Riding the Black Cockatoo by John Damalis

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Riding the Black Cockatoo

Five words from the blurb: Australia, skull, Aboriginal, return, descendants

Riding the Black Cockatoo is the memoir of an Australian man whose family displayed an Aboriginal skull on their mantelpiece for 40 years. He decides to return it to its native home, discovering lots of facts about Aboriginal people along the way.

This book has recently become a set text for GCSE English and I can see why. It is fast paced and easy to read, but effectively manages to capture the author’s changing perspective of Aboriginal society.

The book begins with brutal honesty, recalling the rampant racism of his childhood. The jokes that were in regular circulation are shocking to read now and show how far things have come in just a few decades.

As an Australian of Greek descent who weathered the taunts of ‘wog boy’ throughout my childhood, I remembered the feeling of relief when the bedraggled Vietnamese boat people started washing up onto our shores in the late 1970s. Suddenly the attention shifted from wogs to the newly arrived slopes and geeks. Yet despite the ever-shifting focus of racism in this country, Indigenous Australians have continuously occupied the bottom rung of the ladder.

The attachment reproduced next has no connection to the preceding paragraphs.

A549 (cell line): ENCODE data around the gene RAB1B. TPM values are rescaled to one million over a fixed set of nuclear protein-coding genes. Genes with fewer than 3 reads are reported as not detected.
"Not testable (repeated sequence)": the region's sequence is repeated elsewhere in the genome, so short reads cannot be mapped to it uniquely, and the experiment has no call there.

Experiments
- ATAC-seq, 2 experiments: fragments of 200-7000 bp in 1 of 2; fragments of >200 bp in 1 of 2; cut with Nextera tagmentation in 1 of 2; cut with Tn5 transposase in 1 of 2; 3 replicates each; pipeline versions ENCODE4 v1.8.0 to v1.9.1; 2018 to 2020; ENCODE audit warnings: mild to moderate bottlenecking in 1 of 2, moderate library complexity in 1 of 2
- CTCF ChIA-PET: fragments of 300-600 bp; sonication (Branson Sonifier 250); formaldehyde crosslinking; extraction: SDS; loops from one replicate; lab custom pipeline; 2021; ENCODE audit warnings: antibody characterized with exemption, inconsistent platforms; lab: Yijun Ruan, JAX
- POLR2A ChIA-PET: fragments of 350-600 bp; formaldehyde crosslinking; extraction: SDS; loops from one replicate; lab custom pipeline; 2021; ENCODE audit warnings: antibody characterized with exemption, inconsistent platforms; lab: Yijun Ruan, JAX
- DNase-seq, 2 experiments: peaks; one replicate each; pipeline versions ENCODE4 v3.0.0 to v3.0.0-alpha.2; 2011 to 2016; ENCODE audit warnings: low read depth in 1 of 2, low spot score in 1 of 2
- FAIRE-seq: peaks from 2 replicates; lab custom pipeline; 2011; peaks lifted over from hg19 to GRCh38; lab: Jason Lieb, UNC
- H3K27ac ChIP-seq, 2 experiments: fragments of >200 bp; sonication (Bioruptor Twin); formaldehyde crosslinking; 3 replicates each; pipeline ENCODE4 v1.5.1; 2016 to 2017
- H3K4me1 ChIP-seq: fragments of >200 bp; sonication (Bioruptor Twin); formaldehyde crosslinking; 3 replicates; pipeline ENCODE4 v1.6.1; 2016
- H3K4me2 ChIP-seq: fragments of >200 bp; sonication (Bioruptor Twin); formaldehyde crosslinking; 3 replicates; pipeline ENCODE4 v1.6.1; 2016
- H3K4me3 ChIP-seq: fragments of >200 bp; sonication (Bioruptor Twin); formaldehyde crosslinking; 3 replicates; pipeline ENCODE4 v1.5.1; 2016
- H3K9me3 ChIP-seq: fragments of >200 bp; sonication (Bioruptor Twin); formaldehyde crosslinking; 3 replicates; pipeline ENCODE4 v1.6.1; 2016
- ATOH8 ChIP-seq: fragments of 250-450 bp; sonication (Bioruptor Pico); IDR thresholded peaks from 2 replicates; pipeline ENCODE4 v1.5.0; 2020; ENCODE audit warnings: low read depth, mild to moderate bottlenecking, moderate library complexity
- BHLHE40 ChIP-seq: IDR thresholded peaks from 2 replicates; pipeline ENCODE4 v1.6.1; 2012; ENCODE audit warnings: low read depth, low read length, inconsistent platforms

John Damalis explains how he became ashamed by the presence of the skull and set about researching its origin. Unfortunately, for the reader, the journey of discovery was very short and easy. Everything was over quickly and lacked the depth I’d have liked. I’ve read a few Australian books, but wouldn’t say I know a vast amount about Aboriginal society, so it was disappointing that this book failed to teach me anything of value.

The writing style also began to grate on me after a while. Explanation marks were everywhere! The chatty, informal style will appeal to some, but I’d have preferred a bit more focus as I sometimes felt that the book trivialised events.

I think this is one of those cases where the flaws can be seen as a positive. This book will provoke discussion and is a perfect introduction to cultural studies, especially for teenagers.  But next time I want to learn about the Aborigines I’ll ensure I read a book written by someone who know a bit more about them.

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I read this book as part of Australian Literature Month at Reading Matters. Head over there to find more Australian fiction recommendations.

 


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